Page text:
Here's a different city map. And in this city, the naming starts here. We have avenues run north south. 1st Avenue, 2nd Avenue, and so on. Maybe this is the intersection of the 0th Street, and 0th Avenue. Now, 0th Street and 0th Avenue are pretty silly names for streets, but that's okay. And maybe this intersection is important. It's where the first building may have been built, so residents called it the origin. I'll just label it 0. Now, I want to think about this intersection at 5th Street and 3rd Avenue in relationship to the origin. How would you complete the following statement? How many blocks is this intersection to the right of the origin? And above the origin. Fill in the numbers here.

Well, this intersection was 1, 2, 3 blocks to the right of the origin and 1, 2, similar to east and up is similar to north.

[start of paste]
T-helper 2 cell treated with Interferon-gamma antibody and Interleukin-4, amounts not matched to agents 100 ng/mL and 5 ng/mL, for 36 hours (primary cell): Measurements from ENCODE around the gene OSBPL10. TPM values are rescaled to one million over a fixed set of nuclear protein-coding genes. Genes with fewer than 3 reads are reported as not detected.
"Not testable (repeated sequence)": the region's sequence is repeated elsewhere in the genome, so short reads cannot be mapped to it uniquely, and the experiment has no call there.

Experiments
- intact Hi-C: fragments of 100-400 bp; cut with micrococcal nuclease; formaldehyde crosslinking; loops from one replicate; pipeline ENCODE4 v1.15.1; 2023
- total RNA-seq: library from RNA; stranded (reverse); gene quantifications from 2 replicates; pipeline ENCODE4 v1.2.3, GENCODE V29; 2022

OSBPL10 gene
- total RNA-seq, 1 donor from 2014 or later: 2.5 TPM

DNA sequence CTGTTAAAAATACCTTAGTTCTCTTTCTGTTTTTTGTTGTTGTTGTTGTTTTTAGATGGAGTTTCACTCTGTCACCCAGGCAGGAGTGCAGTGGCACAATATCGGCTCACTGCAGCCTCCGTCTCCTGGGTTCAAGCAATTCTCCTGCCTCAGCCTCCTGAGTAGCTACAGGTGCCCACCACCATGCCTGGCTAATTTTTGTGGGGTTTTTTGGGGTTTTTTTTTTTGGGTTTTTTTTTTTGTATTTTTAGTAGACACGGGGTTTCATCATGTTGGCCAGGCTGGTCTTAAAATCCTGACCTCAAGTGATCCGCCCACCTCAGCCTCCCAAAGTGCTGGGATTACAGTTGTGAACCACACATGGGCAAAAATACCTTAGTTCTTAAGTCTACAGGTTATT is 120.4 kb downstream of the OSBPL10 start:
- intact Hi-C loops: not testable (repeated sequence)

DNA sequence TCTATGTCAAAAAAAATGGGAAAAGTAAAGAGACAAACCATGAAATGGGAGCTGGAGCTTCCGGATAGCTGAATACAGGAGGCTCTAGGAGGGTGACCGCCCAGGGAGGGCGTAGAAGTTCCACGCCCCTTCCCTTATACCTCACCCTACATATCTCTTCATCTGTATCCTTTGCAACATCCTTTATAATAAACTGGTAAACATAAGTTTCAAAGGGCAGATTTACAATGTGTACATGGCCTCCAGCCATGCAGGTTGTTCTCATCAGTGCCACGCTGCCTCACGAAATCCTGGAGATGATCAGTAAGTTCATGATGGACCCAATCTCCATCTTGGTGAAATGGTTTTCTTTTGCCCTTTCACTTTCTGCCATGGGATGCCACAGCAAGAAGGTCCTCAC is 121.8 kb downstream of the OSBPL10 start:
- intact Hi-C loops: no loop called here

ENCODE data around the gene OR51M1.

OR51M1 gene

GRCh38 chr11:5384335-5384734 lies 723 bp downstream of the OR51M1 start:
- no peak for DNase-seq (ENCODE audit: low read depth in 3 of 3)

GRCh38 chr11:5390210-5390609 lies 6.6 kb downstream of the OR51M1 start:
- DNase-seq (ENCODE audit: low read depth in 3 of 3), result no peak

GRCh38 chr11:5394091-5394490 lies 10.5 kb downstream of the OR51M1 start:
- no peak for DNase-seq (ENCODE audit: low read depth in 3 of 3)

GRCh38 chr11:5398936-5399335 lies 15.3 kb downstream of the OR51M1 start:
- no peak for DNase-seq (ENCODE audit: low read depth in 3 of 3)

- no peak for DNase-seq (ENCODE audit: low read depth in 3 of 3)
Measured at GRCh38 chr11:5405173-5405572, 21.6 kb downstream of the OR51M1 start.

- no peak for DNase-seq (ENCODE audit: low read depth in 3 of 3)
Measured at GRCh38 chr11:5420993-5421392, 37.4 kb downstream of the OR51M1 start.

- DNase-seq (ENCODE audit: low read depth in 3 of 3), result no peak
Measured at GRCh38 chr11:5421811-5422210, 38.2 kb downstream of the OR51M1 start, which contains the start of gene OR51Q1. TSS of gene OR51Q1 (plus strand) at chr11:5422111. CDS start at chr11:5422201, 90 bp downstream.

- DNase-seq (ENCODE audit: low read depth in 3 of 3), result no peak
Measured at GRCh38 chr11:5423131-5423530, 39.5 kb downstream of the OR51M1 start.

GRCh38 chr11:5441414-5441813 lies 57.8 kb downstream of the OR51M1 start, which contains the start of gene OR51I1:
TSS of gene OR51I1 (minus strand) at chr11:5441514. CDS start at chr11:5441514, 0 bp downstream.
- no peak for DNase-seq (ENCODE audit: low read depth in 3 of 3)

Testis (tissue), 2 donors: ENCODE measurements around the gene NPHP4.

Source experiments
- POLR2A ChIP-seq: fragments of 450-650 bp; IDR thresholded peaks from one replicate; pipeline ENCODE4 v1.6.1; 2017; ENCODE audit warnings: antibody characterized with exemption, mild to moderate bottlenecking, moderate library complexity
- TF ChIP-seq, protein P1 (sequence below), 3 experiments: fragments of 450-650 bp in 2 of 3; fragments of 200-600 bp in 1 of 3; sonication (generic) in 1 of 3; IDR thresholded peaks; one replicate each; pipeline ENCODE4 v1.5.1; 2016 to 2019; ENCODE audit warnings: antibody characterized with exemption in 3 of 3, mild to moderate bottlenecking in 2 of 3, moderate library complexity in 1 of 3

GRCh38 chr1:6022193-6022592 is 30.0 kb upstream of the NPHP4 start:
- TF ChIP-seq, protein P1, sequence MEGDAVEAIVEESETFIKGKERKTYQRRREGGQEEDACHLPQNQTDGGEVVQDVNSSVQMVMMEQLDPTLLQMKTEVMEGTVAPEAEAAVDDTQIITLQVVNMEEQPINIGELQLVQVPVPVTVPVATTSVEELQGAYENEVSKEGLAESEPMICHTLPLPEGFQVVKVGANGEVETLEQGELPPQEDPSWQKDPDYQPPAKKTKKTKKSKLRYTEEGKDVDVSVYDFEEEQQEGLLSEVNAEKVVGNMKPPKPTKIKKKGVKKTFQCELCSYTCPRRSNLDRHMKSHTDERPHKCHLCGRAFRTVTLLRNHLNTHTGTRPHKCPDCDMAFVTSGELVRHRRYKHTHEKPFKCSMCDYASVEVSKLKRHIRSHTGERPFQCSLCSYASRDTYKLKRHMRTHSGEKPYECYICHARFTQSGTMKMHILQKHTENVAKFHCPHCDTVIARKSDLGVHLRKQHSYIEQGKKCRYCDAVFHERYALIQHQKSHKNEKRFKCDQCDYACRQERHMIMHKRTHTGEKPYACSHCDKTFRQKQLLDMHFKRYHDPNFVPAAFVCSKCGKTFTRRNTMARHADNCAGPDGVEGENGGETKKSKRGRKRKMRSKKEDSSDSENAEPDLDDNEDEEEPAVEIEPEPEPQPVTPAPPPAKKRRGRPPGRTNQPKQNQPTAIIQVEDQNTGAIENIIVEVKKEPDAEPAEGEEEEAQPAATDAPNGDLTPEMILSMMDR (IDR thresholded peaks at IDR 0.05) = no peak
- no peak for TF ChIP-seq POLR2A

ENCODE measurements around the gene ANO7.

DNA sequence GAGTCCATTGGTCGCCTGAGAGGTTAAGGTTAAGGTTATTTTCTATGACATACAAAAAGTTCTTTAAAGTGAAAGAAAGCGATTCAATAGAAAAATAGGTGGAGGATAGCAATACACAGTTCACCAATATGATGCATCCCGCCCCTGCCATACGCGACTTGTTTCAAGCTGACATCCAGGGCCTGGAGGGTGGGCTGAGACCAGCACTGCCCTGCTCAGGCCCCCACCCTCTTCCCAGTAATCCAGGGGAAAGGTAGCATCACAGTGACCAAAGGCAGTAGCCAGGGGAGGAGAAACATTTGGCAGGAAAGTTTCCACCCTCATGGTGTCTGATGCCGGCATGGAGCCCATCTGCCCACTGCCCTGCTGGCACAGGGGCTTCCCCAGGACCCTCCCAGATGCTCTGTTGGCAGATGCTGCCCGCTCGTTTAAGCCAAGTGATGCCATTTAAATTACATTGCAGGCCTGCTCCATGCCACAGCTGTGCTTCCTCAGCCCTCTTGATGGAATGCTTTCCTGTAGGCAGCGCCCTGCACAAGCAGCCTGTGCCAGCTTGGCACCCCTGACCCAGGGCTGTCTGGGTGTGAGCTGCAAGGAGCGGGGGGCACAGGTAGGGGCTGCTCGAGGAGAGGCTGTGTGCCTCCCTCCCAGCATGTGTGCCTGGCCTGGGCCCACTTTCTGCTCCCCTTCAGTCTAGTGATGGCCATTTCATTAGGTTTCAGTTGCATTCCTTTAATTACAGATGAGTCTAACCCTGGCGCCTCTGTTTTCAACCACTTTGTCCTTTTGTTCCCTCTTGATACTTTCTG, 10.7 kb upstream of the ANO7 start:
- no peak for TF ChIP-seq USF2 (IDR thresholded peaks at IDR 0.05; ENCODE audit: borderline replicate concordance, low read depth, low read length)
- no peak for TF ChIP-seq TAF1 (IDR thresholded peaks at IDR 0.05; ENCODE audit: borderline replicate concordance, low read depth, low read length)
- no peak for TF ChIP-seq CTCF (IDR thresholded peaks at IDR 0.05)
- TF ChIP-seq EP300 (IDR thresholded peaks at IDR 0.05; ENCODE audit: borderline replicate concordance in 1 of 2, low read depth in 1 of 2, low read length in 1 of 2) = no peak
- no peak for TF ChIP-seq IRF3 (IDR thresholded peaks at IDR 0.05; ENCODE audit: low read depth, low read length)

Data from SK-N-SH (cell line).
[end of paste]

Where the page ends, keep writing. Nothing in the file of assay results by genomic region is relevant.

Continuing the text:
It looks like two numbers convey a lot of information. In algebra we use a similar system to identify locations. This is system is called the coordinate plane or the Cartesian plane. The system uses two lines known as the x axis and the y axis. The x axis is the horizontal line and the y axis is the vertical line that runs through plane. By drawing this graph we can create an infinite world of numbers and intersections. Where the x axis and y axis intersect is called the origin, the center. Just like we labelled streets and avenues on our maps, we can label our axes with numbers, 0, 1, 2, and so on. We can do this in the horizontal direction and in the vertical direction. To indicate a point on this Cartesian system, how many numbers would we need to specify? This can be tricky, so think back to our map. How many numbers would we need to specify a point like this? I'm not asking you for the location, I'm asking you for the number of points. Put your answer in this box.

I only need 2 numbers. For example to talk about this point I would indicate how far it is along the x axis and then how far along it is on the y axis. I would move 2 units to the right and then 4 units up. So this point would be 2, 4. I went 2 in the horizontal direction and then 4 in the vertical direction.